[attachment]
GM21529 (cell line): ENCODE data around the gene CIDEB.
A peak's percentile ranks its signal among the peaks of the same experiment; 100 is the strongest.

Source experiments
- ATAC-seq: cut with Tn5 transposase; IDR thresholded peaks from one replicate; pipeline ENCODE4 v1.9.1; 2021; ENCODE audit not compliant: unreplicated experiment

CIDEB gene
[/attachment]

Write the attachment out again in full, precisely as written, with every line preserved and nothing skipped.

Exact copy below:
GM21529 (cell line): ENCODE data around the gene CIDEB.
A peak's percentile ranks its signal among the peaks of the same experiment; 100 is the strongest.

Source experiments
- ATAC-seq: cut with Tn5 transposase; IDR thresholded peaks from one replicate; pipeline ENCODE4 v1.9.1; 2021; ENCODE audit not compliant: unreplicated experiment

CIDEB gene